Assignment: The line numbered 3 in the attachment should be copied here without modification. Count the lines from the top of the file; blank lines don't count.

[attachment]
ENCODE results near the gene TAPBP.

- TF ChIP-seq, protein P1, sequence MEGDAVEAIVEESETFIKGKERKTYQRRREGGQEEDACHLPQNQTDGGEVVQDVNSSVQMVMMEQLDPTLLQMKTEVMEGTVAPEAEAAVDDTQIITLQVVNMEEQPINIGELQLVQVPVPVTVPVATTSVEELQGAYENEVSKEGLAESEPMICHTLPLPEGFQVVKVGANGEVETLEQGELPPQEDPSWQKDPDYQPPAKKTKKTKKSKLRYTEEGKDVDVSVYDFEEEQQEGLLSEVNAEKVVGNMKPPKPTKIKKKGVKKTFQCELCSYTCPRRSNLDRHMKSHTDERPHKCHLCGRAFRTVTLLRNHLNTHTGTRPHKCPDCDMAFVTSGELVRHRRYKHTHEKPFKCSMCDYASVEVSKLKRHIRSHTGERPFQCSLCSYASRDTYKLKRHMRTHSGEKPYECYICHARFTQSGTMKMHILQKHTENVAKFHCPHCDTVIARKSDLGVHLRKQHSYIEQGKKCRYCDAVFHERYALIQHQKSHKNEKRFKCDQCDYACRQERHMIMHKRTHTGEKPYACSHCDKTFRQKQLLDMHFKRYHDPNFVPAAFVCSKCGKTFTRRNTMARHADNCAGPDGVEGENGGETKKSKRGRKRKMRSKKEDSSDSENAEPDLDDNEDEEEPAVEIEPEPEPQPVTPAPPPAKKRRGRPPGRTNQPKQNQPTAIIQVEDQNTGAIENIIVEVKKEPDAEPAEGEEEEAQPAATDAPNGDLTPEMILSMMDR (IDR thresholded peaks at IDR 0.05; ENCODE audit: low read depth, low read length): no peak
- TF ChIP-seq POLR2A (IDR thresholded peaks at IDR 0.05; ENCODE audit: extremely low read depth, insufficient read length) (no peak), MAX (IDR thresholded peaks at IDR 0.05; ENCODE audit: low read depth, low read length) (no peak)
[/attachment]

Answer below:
- TF ChIP-seq POLR2A (IDR thresholded peaks at IDR 0.05; ENCODE audit: extremely low read depth, insufficient read length) (no peak), MAX (IDR thresholded peaks at IDR 0.05; ENCODE audit: low read depth, low read length) (no peak)